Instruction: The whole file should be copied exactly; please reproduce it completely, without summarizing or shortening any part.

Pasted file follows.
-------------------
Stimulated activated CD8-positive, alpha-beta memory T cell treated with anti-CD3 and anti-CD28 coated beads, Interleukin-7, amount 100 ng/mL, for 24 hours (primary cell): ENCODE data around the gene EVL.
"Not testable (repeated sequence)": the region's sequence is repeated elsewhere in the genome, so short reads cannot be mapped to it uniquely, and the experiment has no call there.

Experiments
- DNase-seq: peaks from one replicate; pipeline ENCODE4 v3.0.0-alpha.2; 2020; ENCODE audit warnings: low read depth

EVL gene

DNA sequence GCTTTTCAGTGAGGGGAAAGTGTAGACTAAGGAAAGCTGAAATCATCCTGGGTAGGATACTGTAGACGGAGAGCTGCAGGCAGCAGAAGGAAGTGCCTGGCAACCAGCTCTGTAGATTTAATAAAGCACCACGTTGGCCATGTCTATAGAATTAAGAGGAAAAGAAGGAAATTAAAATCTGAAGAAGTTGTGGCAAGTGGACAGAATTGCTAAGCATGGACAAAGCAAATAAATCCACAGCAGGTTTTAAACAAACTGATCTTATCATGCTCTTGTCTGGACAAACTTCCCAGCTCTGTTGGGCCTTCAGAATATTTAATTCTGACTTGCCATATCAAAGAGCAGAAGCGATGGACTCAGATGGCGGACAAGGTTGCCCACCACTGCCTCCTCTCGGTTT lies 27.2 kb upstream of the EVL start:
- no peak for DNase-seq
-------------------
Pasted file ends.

Stimulated activated CD8-positive, alpha-beta memory T cell treated with anti-CD3 and anti-CD28 coated beads, Interleukin-7, amount 100 ng/mL, for 24 hours (primary cell): ENCODE data around the gene EVL.
"Not testable (repeated sequence)": the region's sequence is repeated elsewhere in the genome, so short reads cannot be mapped to it uniquely, and the experiment has no call there.

Experiments
- DNase-seq: peaks from one replicate; pipeline ENCODE4 v3.0.0-alpha.2; 2020; ENCODE audit warnings: low read depth

EVL gene

DNA sequence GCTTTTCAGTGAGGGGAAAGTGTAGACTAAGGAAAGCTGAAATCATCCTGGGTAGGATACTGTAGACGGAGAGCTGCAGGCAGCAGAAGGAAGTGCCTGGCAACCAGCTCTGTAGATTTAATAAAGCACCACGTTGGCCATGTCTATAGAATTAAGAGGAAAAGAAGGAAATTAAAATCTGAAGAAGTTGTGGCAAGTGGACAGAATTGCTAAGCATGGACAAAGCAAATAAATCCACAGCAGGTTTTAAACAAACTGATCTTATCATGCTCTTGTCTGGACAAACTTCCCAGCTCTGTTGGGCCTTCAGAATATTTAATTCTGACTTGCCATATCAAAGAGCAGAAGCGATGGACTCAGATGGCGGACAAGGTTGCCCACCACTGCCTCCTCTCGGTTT lies 27.2 kb upstream of the EVL start:
- no peak for DNase-seq